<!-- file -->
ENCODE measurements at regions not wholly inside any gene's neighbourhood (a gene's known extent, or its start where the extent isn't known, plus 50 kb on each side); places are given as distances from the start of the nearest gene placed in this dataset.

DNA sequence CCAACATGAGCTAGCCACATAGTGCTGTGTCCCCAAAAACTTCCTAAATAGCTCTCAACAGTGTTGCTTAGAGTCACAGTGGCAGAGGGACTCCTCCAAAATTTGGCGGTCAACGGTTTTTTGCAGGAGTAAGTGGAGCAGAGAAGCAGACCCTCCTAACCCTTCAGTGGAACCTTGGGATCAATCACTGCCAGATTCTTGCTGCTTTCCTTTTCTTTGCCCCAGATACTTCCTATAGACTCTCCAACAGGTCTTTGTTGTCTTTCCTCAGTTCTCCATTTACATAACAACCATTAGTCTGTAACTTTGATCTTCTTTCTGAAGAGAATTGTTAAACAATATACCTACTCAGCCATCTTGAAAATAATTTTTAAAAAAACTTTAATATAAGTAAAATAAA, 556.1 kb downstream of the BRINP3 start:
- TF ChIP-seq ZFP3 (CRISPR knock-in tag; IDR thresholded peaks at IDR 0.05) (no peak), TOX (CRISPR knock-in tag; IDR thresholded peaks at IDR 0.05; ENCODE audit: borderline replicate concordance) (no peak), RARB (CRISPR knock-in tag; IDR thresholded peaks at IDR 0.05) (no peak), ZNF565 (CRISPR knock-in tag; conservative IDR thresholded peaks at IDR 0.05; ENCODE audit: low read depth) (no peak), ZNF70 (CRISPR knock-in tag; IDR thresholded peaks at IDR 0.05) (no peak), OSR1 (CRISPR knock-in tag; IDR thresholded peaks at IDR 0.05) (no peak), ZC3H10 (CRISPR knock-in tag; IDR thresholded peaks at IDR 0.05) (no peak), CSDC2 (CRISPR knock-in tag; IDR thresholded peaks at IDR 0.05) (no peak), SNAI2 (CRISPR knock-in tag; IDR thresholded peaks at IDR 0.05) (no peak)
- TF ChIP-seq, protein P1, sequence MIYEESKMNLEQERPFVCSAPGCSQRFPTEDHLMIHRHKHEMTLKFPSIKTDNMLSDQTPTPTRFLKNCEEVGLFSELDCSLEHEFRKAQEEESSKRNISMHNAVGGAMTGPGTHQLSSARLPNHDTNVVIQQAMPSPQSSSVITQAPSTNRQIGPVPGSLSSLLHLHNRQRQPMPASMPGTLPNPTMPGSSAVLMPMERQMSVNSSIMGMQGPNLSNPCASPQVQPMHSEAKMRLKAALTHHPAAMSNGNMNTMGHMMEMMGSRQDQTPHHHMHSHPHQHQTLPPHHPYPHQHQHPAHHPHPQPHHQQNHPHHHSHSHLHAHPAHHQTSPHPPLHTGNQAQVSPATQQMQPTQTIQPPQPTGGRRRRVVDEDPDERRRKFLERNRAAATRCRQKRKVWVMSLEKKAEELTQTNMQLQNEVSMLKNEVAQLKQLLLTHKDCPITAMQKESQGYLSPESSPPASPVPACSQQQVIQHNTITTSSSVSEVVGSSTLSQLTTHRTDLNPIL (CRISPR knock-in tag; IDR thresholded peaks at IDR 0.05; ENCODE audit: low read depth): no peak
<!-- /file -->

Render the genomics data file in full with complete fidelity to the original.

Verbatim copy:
ENCODE measurements at regions not wholly inside any gene's neighbourhood (a gene's known extent, or its start where the extent isn't known, plus 50 kb on each side); places are given as distances from the start of the nearest gene placed in this dataset.

DNA sequence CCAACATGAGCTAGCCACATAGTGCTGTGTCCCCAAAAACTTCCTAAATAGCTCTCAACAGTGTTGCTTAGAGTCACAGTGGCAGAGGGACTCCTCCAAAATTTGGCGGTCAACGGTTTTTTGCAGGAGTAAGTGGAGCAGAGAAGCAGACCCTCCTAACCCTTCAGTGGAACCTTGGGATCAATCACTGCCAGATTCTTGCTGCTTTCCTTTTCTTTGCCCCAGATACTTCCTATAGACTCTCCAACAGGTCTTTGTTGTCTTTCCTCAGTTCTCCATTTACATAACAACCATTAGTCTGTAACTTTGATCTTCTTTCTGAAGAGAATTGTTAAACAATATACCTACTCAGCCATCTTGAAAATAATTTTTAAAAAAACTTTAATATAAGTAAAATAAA, 556.1 kb downstream of the BRINP3 start:
- TF ChIP-seq ZFP3 (CRISPR knock-in tag; IDR thresholded peaks at IDR 0.05) (no peak), TOX (CRISPR knock-in tag; IDR thresholded peaks at IDR 0.05; ENCODE audit: borderline replicate concordance) (no peak), RARB (CRISPR knock-in tag; IDR thresholded peaks at IDR 0.05) (no peak), ZNF565 (CRISPR knock-in tag; conservative IDR thresholded peaks at IDR 0.05; ENCODE audit: low read depth) (no peak), ZNF70 (CRISPR knock-in tag; IDR thresholded peaks at IDR 0.05) (no peak), OSR1 (CRISPR knock-in tag; IDR thresholded peaks at IDR 0.05) (no peak), ZC3H10 (CRISPR knock-in tag; IDR thresholded peaks at IDR 0.05) (no peak), CSDC2 (CRISPR knock-in tag; IDR thresholded peaks at IDR 0.05) (no peak), SNAI2 (CRISPR knock-in tag; IDR thresholded peaks at IDR 0.05) (no peak)
- TF ChIP-seq, protein P1, sequence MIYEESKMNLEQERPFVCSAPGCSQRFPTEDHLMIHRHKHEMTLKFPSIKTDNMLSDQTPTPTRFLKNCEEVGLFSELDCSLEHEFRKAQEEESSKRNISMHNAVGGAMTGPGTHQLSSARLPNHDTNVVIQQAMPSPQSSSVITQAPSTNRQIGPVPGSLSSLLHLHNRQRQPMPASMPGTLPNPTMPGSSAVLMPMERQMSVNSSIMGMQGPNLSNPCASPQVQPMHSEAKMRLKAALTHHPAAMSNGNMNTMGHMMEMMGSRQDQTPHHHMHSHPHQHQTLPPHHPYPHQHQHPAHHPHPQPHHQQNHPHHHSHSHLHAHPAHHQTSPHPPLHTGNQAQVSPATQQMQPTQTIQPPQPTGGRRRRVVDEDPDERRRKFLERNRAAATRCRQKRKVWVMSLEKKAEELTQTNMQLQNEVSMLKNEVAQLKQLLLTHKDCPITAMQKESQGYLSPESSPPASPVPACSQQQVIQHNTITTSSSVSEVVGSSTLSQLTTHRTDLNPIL (CRISPR knock-in tag; IDR thresholded peaks at IDR 0.05; ENCODE audit: low read depth): no peak